I woke up a little after the sun today and had water waiting for me to bathe. I decided to just wash my hair since I wasn’t able to the last time due to my poor rationing skills. I poured some water on my head and yelped because of its scalding temperature. Wow, that is not something you expect from a shower in Africa. It was a very kind gesture for them to boil my water and I do not mean to seem ungrateful at all. Now, I know to wait for the steam to settle before touching the water to my bare skin.
There was no wasting time today before getting to the jobs. All the new trees and other crops needed watering before the sun rose to much and just dried it up, a lesson I learned from my own mom. We also had to remove some of the old fence posts. Following all of that, Joseph and Franco took me exploring for elephants, something I was originally excited about until I saw that they were carrying a spear, machete, and cane. I kept turning around to Franco and asking, “Is this safe? Are you sure this is safe?” I was honestly a little terrified. Although I tried to hide it, they could probably smell my fear–you know, one of those special Maasai skills.
Unfortunately, we saw no elephants this time, only the dung that showed they had been there. We did run into some Maasai groups in the process of migrating to another area, one of which had a herd of about 15 camels. They were dressed in the traditional attire, complete with beads, bangles, and shukkas, some even had the red clay in their hair for conditioning. Their dress gave them the appearance of something very regal and truly beautiful. It didn’t hurt that they stood against one of the most beautiful backdrops I have ever seen–mountains that kissed the clouds on which you could see other bright flashes of color where Maasai were leading their cattle to graze.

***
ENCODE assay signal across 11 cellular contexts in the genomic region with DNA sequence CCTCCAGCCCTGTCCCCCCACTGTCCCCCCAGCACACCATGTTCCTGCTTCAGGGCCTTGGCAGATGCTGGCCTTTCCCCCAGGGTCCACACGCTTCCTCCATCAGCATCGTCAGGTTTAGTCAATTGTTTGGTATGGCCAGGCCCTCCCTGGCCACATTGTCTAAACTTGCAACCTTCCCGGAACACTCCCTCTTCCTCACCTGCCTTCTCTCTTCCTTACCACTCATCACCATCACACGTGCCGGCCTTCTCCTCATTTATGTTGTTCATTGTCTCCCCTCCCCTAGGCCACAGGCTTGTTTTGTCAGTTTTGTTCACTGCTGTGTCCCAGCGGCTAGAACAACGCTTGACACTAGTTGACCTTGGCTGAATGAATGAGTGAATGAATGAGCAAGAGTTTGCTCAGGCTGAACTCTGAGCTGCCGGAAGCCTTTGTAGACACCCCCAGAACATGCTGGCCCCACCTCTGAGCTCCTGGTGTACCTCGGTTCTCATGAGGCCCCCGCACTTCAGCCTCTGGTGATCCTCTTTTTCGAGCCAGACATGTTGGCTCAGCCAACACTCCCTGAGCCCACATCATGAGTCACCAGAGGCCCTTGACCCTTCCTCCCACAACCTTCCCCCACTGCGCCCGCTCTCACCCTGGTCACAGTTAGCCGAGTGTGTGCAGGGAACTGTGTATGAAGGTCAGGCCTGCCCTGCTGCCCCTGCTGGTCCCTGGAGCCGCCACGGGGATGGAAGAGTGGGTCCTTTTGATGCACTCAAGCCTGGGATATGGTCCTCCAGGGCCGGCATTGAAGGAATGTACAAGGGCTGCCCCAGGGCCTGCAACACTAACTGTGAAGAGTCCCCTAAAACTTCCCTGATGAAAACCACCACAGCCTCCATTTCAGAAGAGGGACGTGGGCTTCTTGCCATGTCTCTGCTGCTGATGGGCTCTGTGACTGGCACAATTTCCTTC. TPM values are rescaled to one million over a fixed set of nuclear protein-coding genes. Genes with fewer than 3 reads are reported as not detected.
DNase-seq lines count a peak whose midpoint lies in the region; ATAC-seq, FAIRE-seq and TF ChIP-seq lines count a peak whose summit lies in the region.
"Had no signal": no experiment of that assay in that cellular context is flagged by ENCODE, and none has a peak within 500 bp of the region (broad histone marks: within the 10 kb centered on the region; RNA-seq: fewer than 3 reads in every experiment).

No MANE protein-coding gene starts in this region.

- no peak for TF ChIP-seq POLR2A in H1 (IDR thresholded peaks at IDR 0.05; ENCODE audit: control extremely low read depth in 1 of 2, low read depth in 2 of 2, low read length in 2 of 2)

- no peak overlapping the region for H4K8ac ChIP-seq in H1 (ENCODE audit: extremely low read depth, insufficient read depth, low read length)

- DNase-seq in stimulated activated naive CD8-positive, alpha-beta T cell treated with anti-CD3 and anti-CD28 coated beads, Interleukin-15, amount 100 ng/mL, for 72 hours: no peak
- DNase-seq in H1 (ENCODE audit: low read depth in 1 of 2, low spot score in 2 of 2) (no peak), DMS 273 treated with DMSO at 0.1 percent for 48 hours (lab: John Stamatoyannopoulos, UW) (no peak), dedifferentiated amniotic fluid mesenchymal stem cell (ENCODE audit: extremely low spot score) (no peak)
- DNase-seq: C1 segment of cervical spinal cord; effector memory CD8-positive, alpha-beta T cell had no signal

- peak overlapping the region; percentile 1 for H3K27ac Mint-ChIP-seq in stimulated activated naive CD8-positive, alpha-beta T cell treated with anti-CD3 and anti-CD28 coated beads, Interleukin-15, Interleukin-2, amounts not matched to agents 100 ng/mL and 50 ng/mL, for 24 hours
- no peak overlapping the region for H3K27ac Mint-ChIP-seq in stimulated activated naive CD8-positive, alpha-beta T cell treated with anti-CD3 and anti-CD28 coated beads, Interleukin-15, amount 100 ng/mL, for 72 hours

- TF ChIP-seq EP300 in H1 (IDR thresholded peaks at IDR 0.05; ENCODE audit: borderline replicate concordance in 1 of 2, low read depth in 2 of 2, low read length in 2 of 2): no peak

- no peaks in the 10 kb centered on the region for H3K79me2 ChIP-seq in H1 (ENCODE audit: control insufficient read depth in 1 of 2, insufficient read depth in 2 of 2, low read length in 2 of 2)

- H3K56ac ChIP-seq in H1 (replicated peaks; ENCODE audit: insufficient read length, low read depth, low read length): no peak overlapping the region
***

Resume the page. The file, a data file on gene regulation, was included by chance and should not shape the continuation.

Even though we didn’t see any elephants, that trek was by far the highlight of my day. Following our walk, we had lunch and then I was told to go rest (still not sure whether or not that was optional). I also went back into the bush to chop down some limbs to reinforce the fence around the property that the elephants had knocked down the last time they came to drink from the watering hole. I’m not completely sure how the twigs we used this time around will stop them either, but maybe the thorns buried within them will.
Elephants hate the smell of their own blood, so if somehow they got cut, they would never come back. Joseph also has a bow and arrow that he shoots them in the butt with if they come around, that way they bleed and don’t die, then we’d have a court case on our hands.
Oh crap, I just noticed I was laying in a baby cow pie. Likes like I’ll be taking a “wet-wipe” shower tonight rather than the morning.